By ERWIN CHLANDA
Horses died in a house on an abandoned Aboriginal outstation about 20 km from Docker River apparently because they went inside in search of water and the door slammed shut behind them.
They may also have been kicking or bumping into the door, shutting it.
There was a similar drama in another outstation near that remote community in the south-western Northern Territory.
The observation was made by a reader who does not want to be named. He also took these photographs, and provided the following comments:-
Outstation water supplies are not maintained. In drought times horses and camels seek water in communities and break taps and dig pipelines with their hooves to access water.
They will enter houses and try to find water in basins and toilets.
Service providers don’t see it as their responsibility to avoid this situation by checking unoccupied houses, for which they don’t get government funding to maintain.
At many funded outstations, roads, water supplies and houses don’t get these facilities maintained anyway: Resources are being spent on closer-in ones.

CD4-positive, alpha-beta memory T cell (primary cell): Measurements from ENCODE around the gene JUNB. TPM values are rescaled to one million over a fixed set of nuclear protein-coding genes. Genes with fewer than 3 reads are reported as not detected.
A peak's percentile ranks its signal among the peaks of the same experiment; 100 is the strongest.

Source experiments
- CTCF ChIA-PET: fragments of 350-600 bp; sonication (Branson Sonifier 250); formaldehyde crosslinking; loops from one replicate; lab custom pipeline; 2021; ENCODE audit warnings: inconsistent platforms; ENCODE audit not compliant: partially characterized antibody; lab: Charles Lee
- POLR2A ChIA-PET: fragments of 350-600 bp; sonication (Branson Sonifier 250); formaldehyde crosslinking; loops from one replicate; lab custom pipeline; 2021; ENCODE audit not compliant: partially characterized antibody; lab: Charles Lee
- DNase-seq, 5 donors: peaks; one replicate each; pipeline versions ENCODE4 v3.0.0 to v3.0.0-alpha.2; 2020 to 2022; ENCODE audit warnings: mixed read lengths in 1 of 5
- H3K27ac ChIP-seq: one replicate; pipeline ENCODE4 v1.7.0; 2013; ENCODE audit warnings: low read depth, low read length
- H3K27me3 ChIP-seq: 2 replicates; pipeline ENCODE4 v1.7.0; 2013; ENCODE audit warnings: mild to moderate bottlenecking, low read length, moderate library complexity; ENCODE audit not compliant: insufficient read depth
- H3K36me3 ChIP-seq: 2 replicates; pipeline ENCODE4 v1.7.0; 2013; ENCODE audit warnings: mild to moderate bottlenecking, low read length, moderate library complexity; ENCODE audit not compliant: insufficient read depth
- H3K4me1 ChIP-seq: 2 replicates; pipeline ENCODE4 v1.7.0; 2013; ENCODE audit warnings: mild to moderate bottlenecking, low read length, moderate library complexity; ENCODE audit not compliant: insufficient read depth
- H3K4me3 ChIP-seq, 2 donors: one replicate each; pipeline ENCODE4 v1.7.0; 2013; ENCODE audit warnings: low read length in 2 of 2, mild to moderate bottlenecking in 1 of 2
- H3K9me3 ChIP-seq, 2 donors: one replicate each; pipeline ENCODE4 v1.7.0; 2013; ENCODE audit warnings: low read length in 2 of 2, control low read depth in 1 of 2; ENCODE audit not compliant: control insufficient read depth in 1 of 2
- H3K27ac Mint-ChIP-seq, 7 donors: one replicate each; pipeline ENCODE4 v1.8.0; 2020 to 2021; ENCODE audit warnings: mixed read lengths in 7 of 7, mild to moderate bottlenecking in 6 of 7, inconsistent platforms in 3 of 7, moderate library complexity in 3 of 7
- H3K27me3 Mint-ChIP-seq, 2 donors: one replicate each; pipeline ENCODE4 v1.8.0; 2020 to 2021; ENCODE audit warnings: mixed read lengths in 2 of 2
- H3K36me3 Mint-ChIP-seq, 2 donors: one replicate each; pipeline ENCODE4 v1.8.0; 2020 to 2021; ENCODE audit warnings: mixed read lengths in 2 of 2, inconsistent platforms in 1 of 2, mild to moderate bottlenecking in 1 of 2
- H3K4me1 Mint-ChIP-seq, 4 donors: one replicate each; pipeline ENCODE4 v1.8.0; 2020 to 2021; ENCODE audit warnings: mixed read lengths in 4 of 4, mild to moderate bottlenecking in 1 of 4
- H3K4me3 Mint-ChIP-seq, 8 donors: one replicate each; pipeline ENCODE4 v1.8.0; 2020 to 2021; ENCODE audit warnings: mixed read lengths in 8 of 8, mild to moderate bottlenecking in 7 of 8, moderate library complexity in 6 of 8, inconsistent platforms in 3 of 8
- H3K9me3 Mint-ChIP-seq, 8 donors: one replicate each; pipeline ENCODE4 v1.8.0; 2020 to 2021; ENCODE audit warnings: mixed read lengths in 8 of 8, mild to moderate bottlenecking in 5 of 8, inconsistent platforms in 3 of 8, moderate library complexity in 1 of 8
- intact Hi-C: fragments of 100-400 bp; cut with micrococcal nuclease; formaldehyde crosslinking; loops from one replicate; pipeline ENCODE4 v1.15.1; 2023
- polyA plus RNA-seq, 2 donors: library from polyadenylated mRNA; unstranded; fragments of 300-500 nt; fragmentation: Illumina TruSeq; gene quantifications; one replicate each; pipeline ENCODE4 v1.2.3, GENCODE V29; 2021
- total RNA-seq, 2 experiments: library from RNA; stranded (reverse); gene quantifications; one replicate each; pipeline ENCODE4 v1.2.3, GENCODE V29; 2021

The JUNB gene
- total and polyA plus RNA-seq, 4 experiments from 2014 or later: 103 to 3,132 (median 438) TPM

This results in them becoming uninhabitable, service providers saying no-one now lives there and see no reason to continue maintaining them.
Infrastructure then deteriorates to the extent these outstations are abandoned.
The land council declare large areas of Indigenous Land Trusts as Reserves which results in all animals except native ones declared as pests needing to be removed.
There is a solar bore, tank and stock trough 30 meters away which is unserviceable.
The owner of the outstation has asked the Land Council, the service provider and every appropriate person government person, can they help him get the water supply operating to water his horses for the last 10 years, to no avail.
The outstation owner sees them as an opportunity for some economic income and work for young people otherwise on unemployment benefits, listening to music and on drugs in the community.
Community people don’t seem to be aware that if they want horses around, they need to access drinking water.
Very few leave buckets of water in their yards.
In dry times horses that don’t migrate to communities in search of water will go to creeks and water holes and dig with their hooves, hoping to get a drink from a soakage.
Most often they will not move from there, waiting for it to replenish, die of thirst and pollute any remaining ponds.
Until the recent rains they were doing this in the western areas of the Petermann Reserve.
Whose responsibility is it to avoid this?
By ERWIN CHLANDA